Updated: Apr 7
When analyzing any bill, it is not just about what the bill says, it’s also about what it doesn’t say – the specifics that are conveniently left out or the parts that are left up to interpretation. This is the case with California’s Assembly Bill (AB) 2223. Deceptively titled, “Reproductive Health,” by its author, Assemblywoman Buffy Wicks (D-Oakland), AB 2223 sets out to accomplish something entirely different from “health.” As of April 5, 2022, the bill passed in the California Assembly Judiciary Committee, but will now head to the Assembly Health Committee for another round of votes.
Not only does the new bill seek to allow abortions at any point during a pregnancy, but it seeks to legalize infanticide or the killing of newborn babies. How does it permit this atrocity? Examine the excerpt from the bill below and notice the term “perinatal death”:
At first glance, “perinatal death” might not jump out as a red flag, and interestingly enough, the definition of “perinatal” is nowhere to be found in the document. But with a minute of research, the definition is clear… and disturbing. Merriam-Webster defines “perinatal” as “occurring in, concerned with, or being in the period around the time of birth.” Other sources, such as Law Insider and Farlex Partner Medical Dictionary, respectively define “perinatal death” as “the death of an infant within 28 days of birth” and “mortality around the time of birth… from 28 weeks’ gestation to 1 week postnatal.” These descriptions are undeniably shocking when considering the context of AB 2223.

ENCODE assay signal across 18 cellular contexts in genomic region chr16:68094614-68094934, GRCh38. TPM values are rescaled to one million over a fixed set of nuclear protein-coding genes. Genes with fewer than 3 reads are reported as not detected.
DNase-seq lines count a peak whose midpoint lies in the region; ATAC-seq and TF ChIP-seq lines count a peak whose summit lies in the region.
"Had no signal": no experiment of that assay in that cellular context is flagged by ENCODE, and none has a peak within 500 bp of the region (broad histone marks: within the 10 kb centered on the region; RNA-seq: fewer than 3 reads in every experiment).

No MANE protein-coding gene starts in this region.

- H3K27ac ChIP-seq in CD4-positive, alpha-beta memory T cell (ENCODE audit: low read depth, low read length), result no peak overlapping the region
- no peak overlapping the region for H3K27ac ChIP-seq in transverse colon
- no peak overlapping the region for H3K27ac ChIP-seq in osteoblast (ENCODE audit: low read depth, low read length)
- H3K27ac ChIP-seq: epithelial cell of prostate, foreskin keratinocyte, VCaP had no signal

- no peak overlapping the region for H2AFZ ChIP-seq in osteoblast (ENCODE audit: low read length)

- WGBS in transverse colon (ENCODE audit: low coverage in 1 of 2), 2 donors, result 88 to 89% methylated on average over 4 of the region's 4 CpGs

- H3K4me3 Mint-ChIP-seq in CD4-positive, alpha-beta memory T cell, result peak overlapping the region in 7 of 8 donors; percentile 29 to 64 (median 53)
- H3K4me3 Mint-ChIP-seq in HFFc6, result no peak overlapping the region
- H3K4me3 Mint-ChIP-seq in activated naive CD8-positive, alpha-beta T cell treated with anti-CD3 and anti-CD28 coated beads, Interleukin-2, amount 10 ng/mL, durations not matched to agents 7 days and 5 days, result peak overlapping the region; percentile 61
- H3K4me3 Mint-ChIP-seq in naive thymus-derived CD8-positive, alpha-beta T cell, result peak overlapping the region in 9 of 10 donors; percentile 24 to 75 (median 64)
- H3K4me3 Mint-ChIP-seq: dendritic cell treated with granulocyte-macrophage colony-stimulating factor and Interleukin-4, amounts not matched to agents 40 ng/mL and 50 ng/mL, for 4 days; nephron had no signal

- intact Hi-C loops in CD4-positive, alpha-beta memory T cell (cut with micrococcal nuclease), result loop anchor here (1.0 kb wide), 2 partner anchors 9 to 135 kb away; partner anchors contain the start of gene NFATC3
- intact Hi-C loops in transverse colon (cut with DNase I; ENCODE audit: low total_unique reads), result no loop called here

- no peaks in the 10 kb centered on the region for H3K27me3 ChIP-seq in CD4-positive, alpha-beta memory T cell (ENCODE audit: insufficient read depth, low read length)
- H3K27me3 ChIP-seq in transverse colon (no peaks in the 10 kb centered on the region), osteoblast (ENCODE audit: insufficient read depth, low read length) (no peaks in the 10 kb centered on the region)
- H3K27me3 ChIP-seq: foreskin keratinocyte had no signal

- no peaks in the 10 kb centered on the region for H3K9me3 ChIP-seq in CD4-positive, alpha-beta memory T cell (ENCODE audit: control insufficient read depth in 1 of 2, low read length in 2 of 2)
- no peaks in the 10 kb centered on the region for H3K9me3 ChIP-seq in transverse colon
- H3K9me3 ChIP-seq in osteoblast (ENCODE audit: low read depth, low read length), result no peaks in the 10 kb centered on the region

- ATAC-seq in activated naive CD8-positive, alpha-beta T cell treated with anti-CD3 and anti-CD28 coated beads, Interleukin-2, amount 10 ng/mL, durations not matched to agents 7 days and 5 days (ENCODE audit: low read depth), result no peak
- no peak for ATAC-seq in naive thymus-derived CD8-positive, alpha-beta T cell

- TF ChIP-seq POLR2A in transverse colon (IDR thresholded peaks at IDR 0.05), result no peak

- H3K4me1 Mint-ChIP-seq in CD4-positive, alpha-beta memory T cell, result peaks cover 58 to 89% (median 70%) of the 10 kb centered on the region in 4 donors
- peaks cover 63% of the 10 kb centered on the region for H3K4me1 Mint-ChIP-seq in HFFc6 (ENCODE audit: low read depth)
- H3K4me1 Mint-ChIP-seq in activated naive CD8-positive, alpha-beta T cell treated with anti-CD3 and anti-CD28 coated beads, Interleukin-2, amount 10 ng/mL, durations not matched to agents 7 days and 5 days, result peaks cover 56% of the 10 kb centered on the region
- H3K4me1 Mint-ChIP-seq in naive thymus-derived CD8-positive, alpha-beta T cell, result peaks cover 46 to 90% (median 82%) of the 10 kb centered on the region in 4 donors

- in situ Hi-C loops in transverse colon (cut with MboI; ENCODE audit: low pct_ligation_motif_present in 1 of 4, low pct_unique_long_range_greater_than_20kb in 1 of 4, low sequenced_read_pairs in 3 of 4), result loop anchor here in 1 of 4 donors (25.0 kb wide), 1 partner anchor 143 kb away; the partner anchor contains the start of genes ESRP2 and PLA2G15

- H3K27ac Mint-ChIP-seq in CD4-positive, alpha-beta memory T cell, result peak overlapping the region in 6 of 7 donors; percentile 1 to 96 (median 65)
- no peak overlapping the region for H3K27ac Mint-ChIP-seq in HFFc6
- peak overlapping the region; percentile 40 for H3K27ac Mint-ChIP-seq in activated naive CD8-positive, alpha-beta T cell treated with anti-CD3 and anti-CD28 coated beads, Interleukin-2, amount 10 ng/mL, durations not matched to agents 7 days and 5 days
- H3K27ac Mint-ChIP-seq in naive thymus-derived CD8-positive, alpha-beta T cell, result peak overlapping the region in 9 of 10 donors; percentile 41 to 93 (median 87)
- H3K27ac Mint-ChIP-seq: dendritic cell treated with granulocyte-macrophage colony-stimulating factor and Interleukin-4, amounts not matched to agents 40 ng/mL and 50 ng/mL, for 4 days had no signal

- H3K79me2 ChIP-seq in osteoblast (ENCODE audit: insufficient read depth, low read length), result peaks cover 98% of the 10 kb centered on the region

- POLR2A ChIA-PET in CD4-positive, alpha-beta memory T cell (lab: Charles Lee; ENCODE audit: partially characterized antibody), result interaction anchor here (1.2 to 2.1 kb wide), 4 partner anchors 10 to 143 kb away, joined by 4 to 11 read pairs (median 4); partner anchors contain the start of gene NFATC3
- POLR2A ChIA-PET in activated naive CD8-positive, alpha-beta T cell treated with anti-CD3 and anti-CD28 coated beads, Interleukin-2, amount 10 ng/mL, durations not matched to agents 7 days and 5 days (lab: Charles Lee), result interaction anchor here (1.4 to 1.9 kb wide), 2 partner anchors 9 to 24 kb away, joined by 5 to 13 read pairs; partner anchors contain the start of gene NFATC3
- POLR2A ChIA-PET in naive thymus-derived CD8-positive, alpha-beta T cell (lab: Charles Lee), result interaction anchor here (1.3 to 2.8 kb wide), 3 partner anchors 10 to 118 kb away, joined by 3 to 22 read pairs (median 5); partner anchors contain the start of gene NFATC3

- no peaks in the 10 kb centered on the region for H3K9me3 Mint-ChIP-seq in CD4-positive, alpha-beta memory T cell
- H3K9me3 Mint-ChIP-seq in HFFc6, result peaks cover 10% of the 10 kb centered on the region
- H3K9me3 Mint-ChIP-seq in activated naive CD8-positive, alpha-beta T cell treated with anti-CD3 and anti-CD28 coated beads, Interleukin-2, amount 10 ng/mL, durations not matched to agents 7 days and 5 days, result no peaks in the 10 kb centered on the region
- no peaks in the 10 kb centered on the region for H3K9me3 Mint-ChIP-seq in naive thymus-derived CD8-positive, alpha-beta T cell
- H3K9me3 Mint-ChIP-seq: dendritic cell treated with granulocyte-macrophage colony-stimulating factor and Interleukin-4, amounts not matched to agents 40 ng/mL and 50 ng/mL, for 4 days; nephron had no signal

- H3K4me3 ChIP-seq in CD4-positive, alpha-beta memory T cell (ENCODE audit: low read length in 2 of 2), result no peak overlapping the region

While Assemblywoman Wicks insists that AB 2223 is not about infanticide, declaring that its purpose is to prevent women from being "prosecuted for a pregnancy loss," opponents of the bill can't help but point to the alarming level of vagueness in the legislation. "Perinatal death" is just one example. As the California Family Council explains, "The proposed legislation would shield a mother from civil and criminal charges for any 'actions or omissions' related to her pregnancy," which could mean a number of things – from drug use to "self-managed abortion." The lack of consequences, however, doesn't end with the mother, but any "person who aids or assists a pregnant person" is equally "not subject to civil or... criminal liability or penalty."
According to the bill itself:
In essence, AB 2223 appears to be pushing the notion that "anything goes," including outright murder, and is blatantly removing any obstacles formerly in the way of abortion. And the vague language? Perhaps it's intentional.
Despite the bill passing in the first round of voting, its success is not yet guaranteed. Those against the bill are urging individuals to contact the committee and request members to vote "No."